When we recruit people from underrepresented groups without decolonizing the canon, we essentially teach them how to become experts in the justifications for their own oppression. During her paper “Dance as Native Performative Knowledge” at the 2018 APA Pacific divisional meeting, Shay Welch noted that philosophy is deeply entrenched in colonialism, meaning that Native American philosophers are required to study thinkers and writings that directly participate in their own violent colonization. This requirement is fundamentally unethical. It is unethical to affirm that people from underrepresented groups have a place in the discipline of philosophy while simultaneously requiring that in order to become “proper” philosophers they must study the work of their oppressors.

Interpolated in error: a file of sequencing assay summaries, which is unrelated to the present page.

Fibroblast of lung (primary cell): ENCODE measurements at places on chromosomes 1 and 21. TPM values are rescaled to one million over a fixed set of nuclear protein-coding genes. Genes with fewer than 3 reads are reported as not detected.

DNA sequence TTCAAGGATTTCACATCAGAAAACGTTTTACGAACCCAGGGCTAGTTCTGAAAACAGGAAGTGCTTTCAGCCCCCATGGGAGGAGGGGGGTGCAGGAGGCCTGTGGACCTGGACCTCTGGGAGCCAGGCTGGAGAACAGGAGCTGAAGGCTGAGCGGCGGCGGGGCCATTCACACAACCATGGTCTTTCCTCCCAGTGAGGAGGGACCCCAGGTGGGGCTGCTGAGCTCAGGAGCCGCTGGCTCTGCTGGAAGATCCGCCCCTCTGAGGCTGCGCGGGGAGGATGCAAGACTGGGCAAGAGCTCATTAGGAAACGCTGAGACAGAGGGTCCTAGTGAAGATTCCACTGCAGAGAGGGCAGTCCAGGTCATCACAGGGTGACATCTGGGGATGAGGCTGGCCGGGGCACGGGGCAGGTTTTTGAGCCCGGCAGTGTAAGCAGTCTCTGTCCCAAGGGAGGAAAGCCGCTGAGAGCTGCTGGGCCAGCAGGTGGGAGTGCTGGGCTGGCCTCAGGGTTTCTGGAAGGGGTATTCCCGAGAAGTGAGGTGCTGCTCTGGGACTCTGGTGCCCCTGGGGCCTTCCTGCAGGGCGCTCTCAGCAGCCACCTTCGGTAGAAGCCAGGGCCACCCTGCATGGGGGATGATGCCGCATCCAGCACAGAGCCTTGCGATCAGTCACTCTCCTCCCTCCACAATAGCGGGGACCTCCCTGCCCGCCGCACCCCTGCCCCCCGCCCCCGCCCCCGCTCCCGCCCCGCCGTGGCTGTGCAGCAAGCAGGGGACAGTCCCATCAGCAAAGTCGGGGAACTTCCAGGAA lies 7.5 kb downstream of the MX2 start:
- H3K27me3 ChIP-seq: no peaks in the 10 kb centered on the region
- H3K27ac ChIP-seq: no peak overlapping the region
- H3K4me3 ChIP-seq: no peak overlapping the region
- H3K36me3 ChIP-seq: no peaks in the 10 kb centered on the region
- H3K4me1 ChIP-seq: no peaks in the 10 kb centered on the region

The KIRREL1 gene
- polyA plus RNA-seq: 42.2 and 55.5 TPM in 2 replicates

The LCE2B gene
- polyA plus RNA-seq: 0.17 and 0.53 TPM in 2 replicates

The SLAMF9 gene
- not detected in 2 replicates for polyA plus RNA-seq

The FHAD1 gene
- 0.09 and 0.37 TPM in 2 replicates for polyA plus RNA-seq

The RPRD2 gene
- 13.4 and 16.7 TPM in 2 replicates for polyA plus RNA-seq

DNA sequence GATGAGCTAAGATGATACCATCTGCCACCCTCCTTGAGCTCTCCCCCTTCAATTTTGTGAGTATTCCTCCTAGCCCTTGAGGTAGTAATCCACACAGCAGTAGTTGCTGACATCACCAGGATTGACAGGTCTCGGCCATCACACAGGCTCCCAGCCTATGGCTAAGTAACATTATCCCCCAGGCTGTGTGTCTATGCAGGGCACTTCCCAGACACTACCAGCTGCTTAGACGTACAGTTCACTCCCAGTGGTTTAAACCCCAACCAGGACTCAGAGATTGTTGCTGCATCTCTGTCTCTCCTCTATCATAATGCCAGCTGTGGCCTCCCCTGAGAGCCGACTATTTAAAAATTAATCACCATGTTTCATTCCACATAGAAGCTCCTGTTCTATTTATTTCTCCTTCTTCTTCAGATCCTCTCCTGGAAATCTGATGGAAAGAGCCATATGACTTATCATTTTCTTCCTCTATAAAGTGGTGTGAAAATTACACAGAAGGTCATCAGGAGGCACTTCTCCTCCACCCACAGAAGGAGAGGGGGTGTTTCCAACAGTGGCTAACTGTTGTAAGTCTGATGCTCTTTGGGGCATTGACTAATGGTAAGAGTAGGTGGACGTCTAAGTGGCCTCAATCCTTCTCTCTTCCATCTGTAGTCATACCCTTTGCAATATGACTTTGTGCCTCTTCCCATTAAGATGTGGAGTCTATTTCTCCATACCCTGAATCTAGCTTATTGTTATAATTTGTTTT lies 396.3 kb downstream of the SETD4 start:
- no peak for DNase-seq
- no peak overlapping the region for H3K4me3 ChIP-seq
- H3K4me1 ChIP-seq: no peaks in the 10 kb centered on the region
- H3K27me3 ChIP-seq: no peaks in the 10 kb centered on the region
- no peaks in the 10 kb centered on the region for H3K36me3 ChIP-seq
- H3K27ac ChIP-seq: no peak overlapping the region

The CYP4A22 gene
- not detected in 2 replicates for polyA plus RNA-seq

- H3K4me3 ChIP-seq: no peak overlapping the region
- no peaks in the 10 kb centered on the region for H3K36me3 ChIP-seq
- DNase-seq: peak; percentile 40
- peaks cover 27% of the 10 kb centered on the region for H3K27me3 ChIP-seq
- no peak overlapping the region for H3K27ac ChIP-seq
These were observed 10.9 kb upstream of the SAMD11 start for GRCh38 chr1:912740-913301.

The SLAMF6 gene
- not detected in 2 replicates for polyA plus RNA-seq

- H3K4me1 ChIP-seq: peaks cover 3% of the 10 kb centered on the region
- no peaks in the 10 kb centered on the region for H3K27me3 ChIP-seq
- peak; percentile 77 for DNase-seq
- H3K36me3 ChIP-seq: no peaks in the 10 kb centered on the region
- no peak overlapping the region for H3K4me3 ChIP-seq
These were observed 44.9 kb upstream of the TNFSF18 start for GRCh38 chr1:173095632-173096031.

The demand that people from underrepresented groups become fluent in the work of their oppressors reveals why diversifying philosophy is not enough; we must also decolonize it. To diversify philosophy is to be inclusive of people from underrepresented groups. To decolonize philosophy is to decenter the status and importance given to philosophers and philosophies that participate in the ongoing oppression of people from underrepresented groups. I worry that diversifying philosophy without decolonizing it might be, in Sara Ahmed’s terms, a solution that conceals a larger problem. Ahmed writes that “if the emphasis on equality as a positive duty takes the form of finding practical solutions to problems, then it might be that the solutions are creating problems by concealing the problems in new ways.” Ahmed’s argument points to the ways in which solutions to problems of diversity can also become a way of reframing the problem in order to ignore it instead of addressing it. If we think solving diversity and inclusion problems in philosophy means simply recruiting more people from underrepresented groups, then as long as those recruitment efforts are underway it becomes easy to ignore how hostile the canon is to people from underrepresented groups. In order to make philosophy a genuinely inclusive discipline it is not enough to simply recruit people from underrepresented groups, with the expectation that they become experts in a canon that is fundamentally violent toward them. If philosophy is to be genuinely inclusive it must also address the violence and oppression embedded in the philosophical canon.